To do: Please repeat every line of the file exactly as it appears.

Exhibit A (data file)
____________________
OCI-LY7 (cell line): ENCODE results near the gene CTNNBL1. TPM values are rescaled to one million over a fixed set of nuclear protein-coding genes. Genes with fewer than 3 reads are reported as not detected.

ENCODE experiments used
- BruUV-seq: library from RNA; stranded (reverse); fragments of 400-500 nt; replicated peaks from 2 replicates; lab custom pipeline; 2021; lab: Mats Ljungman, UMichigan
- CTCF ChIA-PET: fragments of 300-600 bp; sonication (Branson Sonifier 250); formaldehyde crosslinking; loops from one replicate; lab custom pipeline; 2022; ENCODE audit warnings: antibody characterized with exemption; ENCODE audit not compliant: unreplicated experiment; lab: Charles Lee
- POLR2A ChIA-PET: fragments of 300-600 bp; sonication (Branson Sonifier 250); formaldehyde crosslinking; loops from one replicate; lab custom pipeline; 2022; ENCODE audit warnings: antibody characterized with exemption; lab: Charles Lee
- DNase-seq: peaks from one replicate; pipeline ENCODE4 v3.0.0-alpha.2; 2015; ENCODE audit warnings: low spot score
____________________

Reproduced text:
OCI-LY7 (cell line): ENCODE results near the gene CTNNBL1. TPM values are rescaled to one million over a fixed set of nuclear protein-coding genes. Genes with fewer than 3 reads are reported as not detected.

ENCODE experiments used
- BruUV-seq: library from RNA; stranded (reverse); fragments of 400-500 nt; replicated peaks from 2 replicates; lab custom pipeline; 2021; lab: Mats Ljungman, UMichigan
- CTCF ChIA-PET: fragments of 300-600 bp; sonication (Branson Sonifier 250); formaldehyde crosslinking; loops from one replicate; lab custom pipeline; 2022; ENCODE audit warnings: antibody characterized with exemption; ENCODE audit not compliant: unreplicated experiment; lab: Charles Lee
- POLR2A ChIA-PET: fragments of 300-600 bp; sonication (Branson Sonifier 250); formaldehyde crosslinking; loops from one replicate; lab custom pipeline; 2022; ENCODE audit warnings: antibody characterized with exemption; lab: Charles Lee
- DNase-seq: peaks from one replicate; pipeline ENCODE4 v3.0.0-alpha.2; 2015; ENCODE audit warnings: low spot score